Taiwan protests name change by Japanese airlines

Image taken from JAL

Taipei, June 19 (CNA) Taiwan’s Ministry of Foreign Affairs (MOFA) on Tuesday expressed discontent with Japan’s two largest airlines after they changed the designation “Taiwan” to “China Taiwan” on their Chinese-language websites, apparently under pressure from Beijing.

The ministry has complained to the airlines about the change and also called on the Japanese government to deal with the matter, MOFA spokesman Andrew Lee (李憲章) said, adding that no political interference in international business operations from a third country should be countenanced, including the way international business enterprises refer to another countries on their websites.

Lee’s response came after Japan Airlines (JAL) and All Nippon Airways (ANA) changed their designation for Taiwan to “China Taiwan” on their Chinese-language websites.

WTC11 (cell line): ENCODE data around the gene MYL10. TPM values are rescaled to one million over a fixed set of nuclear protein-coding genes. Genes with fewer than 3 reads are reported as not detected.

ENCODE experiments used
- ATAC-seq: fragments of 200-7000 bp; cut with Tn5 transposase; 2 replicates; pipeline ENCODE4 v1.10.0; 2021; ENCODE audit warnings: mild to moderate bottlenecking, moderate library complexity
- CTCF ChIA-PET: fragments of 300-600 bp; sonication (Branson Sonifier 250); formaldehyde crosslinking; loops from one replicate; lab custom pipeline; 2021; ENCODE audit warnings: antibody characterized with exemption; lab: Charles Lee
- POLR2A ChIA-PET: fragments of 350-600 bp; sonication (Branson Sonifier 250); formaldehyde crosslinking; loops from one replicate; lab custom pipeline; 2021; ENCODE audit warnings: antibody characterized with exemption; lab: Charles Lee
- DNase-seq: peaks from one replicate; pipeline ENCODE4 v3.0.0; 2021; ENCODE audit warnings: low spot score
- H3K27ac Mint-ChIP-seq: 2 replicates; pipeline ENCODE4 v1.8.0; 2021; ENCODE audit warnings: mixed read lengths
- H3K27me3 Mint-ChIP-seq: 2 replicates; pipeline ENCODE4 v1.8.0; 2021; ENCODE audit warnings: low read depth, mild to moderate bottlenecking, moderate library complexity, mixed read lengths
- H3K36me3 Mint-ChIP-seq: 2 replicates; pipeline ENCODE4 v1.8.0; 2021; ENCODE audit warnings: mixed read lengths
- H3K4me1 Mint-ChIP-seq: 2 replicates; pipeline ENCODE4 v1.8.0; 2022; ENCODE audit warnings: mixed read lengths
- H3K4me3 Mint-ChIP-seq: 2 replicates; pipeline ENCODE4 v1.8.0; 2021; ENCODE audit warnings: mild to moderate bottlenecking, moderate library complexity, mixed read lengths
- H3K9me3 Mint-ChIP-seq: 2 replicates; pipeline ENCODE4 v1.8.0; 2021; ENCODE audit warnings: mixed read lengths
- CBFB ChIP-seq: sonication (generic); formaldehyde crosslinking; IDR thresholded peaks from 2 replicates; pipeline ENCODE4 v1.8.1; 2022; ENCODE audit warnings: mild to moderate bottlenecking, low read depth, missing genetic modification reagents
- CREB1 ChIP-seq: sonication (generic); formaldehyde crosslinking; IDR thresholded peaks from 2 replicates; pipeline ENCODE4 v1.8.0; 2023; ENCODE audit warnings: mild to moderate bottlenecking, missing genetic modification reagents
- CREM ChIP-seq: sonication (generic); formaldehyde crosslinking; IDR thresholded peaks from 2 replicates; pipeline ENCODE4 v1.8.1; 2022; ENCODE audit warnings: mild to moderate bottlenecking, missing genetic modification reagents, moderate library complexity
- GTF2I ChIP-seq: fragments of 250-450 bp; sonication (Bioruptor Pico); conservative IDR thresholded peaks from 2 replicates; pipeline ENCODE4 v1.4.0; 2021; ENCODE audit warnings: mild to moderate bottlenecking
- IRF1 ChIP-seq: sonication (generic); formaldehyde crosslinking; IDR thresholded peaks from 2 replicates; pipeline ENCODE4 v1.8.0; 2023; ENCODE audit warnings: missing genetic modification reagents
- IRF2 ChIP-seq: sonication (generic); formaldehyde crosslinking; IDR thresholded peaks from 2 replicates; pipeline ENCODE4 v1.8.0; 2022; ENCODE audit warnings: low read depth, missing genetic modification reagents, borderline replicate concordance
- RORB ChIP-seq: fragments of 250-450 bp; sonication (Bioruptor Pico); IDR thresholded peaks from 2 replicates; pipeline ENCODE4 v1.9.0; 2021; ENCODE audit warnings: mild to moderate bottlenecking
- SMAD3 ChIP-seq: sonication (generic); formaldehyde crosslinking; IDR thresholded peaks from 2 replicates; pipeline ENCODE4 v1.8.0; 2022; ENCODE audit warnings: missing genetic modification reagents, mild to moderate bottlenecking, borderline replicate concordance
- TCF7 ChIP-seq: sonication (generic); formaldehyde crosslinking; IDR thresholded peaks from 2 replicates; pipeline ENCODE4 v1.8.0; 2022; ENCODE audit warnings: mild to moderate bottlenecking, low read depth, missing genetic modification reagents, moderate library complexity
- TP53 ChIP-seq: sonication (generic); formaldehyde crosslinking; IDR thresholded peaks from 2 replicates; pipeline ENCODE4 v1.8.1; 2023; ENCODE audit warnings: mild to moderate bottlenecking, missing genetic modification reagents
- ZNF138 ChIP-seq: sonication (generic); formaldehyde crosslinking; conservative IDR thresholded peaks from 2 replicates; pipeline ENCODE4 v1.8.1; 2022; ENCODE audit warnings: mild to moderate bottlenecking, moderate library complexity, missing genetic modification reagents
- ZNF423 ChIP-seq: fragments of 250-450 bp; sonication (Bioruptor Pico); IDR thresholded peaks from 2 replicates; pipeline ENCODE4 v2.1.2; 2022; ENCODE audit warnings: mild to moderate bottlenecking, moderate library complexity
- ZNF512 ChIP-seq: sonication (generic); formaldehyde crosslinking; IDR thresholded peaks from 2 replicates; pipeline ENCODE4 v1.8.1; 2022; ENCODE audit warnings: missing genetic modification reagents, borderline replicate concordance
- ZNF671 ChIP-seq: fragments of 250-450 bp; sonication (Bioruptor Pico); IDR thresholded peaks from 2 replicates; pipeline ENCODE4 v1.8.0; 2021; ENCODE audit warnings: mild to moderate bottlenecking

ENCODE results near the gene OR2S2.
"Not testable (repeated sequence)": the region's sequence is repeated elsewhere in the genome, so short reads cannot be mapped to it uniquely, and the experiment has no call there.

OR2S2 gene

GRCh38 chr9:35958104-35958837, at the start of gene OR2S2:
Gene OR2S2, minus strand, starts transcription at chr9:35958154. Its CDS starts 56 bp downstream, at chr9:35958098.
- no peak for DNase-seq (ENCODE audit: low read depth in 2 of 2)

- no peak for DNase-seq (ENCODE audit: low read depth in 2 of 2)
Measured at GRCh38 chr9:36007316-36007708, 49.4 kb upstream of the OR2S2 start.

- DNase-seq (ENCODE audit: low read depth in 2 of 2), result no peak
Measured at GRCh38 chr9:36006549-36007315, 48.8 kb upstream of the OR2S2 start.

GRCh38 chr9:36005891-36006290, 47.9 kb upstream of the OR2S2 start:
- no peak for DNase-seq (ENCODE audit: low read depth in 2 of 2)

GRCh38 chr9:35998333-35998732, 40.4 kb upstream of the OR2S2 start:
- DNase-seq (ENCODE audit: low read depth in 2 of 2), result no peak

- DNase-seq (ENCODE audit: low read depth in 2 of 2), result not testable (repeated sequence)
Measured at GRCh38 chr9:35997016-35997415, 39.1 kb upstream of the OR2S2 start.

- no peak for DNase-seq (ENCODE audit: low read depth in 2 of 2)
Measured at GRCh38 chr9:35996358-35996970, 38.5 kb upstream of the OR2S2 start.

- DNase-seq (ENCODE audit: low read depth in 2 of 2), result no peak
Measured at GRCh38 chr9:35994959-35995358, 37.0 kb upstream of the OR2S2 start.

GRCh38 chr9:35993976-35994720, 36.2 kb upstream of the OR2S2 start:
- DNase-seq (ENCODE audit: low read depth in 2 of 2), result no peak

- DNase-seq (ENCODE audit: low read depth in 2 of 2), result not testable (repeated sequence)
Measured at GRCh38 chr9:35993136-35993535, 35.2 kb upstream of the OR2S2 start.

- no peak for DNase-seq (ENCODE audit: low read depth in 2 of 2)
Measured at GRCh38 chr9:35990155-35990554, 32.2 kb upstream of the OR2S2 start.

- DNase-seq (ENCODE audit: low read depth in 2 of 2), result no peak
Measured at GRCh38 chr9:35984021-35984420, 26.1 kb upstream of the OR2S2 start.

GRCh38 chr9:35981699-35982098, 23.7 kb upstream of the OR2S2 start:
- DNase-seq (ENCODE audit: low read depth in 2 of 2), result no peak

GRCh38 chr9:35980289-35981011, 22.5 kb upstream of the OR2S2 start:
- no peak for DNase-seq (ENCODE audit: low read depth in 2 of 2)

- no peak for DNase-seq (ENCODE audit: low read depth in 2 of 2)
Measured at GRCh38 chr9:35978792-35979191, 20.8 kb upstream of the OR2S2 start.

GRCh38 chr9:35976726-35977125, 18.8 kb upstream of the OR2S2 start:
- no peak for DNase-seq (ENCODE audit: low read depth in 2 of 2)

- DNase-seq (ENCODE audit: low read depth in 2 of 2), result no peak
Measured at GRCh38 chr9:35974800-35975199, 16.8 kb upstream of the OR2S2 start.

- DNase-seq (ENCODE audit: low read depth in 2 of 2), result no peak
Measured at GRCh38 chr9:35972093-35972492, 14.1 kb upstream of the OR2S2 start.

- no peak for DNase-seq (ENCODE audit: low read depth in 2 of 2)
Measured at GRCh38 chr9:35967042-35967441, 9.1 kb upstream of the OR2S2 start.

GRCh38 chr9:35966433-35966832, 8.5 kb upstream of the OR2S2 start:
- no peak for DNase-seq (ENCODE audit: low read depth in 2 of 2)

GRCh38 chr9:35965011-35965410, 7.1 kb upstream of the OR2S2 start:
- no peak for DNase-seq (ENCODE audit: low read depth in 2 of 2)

The change, which was made June 12, is meant to accommodate customer requests, the two Japanese airlines said Tuesday.

However, the designation remains “Taiwan” on their websites in Japanese and other languages.

When asked about the explanation given by the airlines, Lee said the ministry has been aware of their approach in handling the matter.

“We are dissatisfied, very dissatisfied with this result,” although the ministry is grateful to the airlines for the goodwill displayed in choosing to make the distinction, Lee added.

Taiwan’s representative office in Japan will continue to communicate with the Japanese side and protest the change because any move that minimizes Taiwan’s status is unacceptable, Lee said.

According to a review of the websites of more than 100 airlines, a majority maintain the designation “Taiwan” despite Chinese pressure to list Taiwan as part of its territory, Lee said.

Some airlines caved in to pressure from Beijing by listing Taiwan as part of China but changed the designation back following a protest from MOFA, according to Lee.

However, several then changed back to the name Beijing prefers, Lee said, adding that the ministry will continue to look out for carriers that flip-flop.

(By Ku Chuan and Evelyn Kao)